But, first of all, let’s take a look at the origins of the white settlement in Angola. Angola’s white settler community was one of the oldest and most rooted European communities in Africa, since the Portuguese colonists had settled in the country dating back to the sixteenth century. Indeed, Luanda, the country’s capital, was founded by a hundred families of white settlers and 400 soldiers in 1576. Benguela was founded as a fort in 1587, and it developed into a town in 1617.3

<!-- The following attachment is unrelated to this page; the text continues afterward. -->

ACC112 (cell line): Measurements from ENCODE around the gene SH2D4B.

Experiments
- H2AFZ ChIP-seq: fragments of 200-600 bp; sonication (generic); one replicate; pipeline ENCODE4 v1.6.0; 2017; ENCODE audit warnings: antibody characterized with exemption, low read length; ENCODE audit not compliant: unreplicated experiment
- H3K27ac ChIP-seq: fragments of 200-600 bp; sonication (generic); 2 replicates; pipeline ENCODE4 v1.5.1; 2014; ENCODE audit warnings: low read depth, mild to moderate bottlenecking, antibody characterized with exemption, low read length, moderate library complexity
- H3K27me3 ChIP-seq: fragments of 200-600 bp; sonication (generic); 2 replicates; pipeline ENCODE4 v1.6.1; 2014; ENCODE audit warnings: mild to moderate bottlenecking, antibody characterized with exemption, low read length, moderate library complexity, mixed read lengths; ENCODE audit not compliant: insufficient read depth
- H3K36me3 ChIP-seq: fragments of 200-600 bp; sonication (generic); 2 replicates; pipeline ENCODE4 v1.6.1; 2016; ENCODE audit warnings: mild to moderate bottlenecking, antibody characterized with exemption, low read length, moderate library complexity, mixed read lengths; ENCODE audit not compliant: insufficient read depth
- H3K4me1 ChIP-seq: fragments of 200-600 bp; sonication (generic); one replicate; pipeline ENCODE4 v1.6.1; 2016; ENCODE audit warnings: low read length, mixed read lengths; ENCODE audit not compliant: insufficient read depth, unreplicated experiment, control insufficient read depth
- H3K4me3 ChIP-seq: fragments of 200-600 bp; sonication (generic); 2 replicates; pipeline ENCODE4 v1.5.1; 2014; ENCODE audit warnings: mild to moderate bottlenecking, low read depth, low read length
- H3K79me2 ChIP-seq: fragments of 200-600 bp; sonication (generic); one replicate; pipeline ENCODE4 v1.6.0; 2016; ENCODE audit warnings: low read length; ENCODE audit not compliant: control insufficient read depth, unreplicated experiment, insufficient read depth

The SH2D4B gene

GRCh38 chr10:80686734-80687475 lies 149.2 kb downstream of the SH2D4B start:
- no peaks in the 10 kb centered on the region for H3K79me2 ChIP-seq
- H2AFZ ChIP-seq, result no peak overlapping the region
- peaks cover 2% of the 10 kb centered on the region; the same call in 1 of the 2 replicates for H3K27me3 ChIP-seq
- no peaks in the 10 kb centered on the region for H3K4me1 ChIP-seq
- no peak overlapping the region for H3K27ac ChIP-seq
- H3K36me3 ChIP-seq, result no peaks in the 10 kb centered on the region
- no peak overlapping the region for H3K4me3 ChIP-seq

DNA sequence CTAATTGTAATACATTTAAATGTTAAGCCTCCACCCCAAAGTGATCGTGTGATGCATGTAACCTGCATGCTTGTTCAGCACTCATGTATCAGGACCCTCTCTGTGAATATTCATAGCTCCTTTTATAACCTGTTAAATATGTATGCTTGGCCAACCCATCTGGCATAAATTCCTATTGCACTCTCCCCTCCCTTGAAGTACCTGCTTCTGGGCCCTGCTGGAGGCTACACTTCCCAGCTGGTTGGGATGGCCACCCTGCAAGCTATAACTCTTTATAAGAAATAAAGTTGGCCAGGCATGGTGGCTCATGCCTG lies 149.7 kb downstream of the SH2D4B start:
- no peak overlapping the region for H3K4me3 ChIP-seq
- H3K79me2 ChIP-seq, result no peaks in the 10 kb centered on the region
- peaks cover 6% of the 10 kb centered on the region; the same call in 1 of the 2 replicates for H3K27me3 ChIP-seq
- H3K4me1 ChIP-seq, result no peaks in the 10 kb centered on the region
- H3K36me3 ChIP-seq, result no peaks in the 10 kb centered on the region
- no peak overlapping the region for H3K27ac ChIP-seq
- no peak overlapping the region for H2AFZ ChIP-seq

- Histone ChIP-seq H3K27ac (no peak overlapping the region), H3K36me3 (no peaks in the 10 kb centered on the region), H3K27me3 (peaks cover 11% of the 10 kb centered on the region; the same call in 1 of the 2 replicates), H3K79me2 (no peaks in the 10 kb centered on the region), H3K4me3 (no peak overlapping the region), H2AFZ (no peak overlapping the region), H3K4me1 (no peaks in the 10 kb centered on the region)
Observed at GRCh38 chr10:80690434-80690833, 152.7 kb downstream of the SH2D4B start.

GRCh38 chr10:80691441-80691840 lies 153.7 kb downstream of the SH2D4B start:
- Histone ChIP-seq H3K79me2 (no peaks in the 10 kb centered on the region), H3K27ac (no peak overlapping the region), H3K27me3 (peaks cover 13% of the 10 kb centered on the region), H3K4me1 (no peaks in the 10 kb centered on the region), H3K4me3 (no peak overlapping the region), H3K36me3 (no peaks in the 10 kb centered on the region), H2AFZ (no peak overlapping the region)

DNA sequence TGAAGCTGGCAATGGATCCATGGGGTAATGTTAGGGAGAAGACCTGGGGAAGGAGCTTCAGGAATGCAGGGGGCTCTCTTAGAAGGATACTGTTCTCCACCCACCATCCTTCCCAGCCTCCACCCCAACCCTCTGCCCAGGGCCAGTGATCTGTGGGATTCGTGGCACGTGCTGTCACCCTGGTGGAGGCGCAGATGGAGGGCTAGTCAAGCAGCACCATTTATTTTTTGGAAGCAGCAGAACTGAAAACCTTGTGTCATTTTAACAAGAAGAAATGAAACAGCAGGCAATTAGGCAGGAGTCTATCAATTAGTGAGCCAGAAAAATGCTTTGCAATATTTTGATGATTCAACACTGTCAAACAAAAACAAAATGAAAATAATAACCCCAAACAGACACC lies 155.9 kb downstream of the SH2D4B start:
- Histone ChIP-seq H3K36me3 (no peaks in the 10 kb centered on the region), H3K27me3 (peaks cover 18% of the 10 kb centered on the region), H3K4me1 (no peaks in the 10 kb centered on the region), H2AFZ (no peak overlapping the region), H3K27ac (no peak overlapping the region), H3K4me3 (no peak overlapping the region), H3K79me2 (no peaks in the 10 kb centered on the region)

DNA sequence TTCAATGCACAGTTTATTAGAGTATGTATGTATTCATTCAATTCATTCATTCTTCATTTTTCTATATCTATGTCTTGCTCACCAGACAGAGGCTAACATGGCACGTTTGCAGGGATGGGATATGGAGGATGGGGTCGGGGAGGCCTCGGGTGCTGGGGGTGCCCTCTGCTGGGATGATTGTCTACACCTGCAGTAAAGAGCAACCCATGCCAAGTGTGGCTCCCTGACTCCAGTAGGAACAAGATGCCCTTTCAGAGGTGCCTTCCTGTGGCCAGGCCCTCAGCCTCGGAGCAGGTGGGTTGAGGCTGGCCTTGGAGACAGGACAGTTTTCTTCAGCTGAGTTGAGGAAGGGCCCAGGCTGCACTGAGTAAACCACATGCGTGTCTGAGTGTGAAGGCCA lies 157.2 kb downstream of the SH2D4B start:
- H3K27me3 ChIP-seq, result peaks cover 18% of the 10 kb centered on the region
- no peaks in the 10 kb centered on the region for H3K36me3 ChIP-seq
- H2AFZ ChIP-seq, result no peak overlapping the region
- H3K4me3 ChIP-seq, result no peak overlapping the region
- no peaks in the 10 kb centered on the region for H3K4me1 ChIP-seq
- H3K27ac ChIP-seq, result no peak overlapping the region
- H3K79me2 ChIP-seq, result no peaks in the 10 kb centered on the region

However, African military resistance to colonial rule was strong, and the hold of Portugal over the interior of Angola was slight up to the end of the nineteenth century. Full Portuguese administrative control of the interior did not occur until the beginning of the twentieth century, when resistance from a number of population groups was overcome. Only in the 1920s was Portugal able to extend its rule to the whole colony.4 As such, Portuguese demographic colonization of Angola was both slow and difficult. Almost all white settlements established in the interior until 1850 failed because of warfare and tropical diseases that decimated the settlers.5 But this situation started to change during the second half of the nineteenth century. The Portuguese military conquest of the highlands as well as the progress made by medicine allowed the establishment of new settlements by white colonists, namely Moçâmedes and Lobito on the coast and Lubango, Huambo, Bié and Malange in the highlands.6 Apart from Luanda and Malange, almost all the other white settlements were situated in Central and Southern Angola (south of the Cuanza river), where the climate favoured European colonization. Yet, the major part of these settlements was created in territories previously inhabited by Africans. Thus, they were populated not only by whites but also by blacks, who formed the majority of the Angolan population.7